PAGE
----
Following PETA allegations, Princeton report says no animal mistreatment| Aug 23, 2014
An investigation by a subcommittee of the University’s Institutional Animal Care and Use Committee into the alleged mistreatment of a marmoset in a University laboratoryfound no evidence to support the claims of animal rights groups that an animal was mistreated, the University said on Aug. 18.
According to the press release, the subcommittee concluded that researchers placed the marmoset in a ferret exercise ball to observe its movement; the marmoset moved freely during the 13-minute observation, and the animal did not show signs of distress. Two federal complaints were filed against the University for allegedly placing the marmoset in the ball for entertainment purposes. The alleged incident happened in the lab of psychology professor Asif Ghanzanfar.
The subcommittee’s report has not been released to the public.
Michael Caddell, a University spokesman, said that the subcommittee came to these conclusions after a thorough investigation of the incident, and that the University takes all allegations of animal mistreatment seriously. He noted that the University has been found to meet standards for unannounced inspections by the U.S. Department of Agriculture Animal and Plant Health Inspection Service since November 2011.
People for the Ethical Treatment of Animals, however, said that it does not accept the subcommittee’s findings.
“The public has a right to hear the truth about what happened and not have the wool pulled over its eyes by a University that apparently cares more about window dressing than it cares about telling the truth,” said Alka Chandna, a PETA senior laboratory oversight specialist.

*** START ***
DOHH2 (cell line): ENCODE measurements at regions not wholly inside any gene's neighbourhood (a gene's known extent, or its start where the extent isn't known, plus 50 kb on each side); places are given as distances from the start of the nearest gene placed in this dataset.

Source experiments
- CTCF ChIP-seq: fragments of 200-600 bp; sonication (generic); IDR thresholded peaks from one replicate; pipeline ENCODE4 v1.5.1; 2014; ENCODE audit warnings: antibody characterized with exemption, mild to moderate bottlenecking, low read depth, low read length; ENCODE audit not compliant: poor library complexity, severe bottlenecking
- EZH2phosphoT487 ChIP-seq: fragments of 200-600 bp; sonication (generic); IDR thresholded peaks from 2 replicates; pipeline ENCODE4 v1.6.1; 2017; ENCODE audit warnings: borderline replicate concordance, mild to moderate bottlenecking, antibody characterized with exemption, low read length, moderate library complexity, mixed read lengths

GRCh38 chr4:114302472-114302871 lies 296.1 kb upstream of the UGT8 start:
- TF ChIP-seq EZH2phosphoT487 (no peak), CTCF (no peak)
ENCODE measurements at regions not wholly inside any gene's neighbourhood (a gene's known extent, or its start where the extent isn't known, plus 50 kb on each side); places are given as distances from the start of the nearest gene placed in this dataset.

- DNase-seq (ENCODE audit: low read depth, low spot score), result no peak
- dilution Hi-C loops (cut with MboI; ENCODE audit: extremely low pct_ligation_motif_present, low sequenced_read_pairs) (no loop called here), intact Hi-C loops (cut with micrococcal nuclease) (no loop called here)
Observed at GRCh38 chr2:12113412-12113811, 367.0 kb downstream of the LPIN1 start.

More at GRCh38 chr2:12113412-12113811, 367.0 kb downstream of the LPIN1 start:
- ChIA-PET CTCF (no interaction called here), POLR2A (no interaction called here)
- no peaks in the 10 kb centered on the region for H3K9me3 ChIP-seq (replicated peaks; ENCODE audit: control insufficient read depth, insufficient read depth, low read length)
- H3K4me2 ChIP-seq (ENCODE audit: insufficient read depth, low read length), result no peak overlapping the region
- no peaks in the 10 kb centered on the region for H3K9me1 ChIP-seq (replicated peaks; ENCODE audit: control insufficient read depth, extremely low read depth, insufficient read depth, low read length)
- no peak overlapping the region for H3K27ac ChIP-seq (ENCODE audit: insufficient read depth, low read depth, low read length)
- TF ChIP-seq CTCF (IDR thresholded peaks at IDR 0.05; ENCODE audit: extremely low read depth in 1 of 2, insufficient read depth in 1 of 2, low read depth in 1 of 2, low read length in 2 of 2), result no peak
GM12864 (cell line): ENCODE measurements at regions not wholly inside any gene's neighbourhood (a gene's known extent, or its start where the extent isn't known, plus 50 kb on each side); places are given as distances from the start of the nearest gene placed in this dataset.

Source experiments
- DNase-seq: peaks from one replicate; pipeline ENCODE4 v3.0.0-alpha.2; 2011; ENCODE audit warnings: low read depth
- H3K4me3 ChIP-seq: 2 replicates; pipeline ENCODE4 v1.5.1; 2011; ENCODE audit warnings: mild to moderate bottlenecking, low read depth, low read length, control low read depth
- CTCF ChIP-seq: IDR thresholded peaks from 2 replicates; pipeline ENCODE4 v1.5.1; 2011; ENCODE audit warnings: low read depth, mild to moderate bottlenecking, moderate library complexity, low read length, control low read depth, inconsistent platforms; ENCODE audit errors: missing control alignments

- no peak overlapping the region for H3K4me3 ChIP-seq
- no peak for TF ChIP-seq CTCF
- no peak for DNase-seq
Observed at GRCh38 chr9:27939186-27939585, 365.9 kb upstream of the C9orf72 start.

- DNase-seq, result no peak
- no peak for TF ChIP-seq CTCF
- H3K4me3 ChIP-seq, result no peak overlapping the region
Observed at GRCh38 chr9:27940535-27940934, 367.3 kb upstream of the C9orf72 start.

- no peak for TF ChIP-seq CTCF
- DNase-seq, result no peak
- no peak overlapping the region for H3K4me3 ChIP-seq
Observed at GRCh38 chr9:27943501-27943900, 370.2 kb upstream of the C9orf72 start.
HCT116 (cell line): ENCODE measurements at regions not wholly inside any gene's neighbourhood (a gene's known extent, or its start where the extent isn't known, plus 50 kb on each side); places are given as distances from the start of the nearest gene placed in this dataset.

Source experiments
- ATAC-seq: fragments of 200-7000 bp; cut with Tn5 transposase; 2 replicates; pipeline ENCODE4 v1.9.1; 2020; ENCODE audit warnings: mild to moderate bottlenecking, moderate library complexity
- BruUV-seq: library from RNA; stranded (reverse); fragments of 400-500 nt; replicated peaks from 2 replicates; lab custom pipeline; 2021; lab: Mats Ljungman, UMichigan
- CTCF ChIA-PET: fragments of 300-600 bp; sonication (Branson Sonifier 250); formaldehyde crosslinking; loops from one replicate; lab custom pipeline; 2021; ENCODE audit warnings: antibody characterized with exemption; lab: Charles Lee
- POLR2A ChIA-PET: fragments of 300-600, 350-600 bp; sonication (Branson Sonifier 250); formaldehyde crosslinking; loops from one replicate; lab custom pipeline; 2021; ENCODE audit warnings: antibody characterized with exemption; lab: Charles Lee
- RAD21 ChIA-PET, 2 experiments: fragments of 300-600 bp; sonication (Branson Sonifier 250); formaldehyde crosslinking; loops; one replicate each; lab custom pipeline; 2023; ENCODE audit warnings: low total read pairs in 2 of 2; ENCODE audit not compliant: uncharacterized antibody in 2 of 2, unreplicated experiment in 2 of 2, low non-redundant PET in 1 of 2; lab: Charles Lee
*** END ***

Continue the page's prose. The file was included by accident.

She added that the subcommittee’s conclusion that the action was part of an experiment cannot be justified since a leaked email written by Ghanzanfar himself, which prompted the complaint, states that the incident occurred for the laboratory staff’s amusement.
The University’s press release detailing the findings of the IACUC subcommittee originally stated that “an independent statewide organization investigated the incident and found no evidence of animal mistreatment.” However, the New Jersey Society for the Prevention of Cruelty to Animals, identified by Caddell as the independent organization mentioned in the report, said that no conclusions have been drawn so far.
The report on the University’s website was later edited to remove the statement that the investigation’s results have been confirmed by an independent statewide organization.
PETA filed two separate complaints against the University with the National Institutes of Health and the USDA after being contacted by a person they describe as an anonymous whistleblower about the alleged marmoset abuse. The whistleblower forwarded an email from psychology professor Asif Ghanzanfar to his laboratory staff and graduate students reprimanding them for placing a marmoset in a ferret exercise ball and rolling it around.
Meanwhile, the University advertised six new job postings related to research oversight and animal care, including those of rodent care technician, NHP animal care technician, veterinary technician, animal cage wash technician and compliance specialist after the initial allegations of animal abuse surfaced.
Caddell said that the postings have no relation to the incident and have been planned for a while. Chandna said that although PETA appreciates the University’s move to increase oversight, exemplified by the new job openings, it believes a radical change is necessary to create a culture of caring for animals.
The complaints filed by PETA recommend that the marmosets studied in the laboratory be removed and taken to an accredited sanctuary. PETA has also launched an online public petition for the transfer of the marmosets that now has over 50,000 signatures.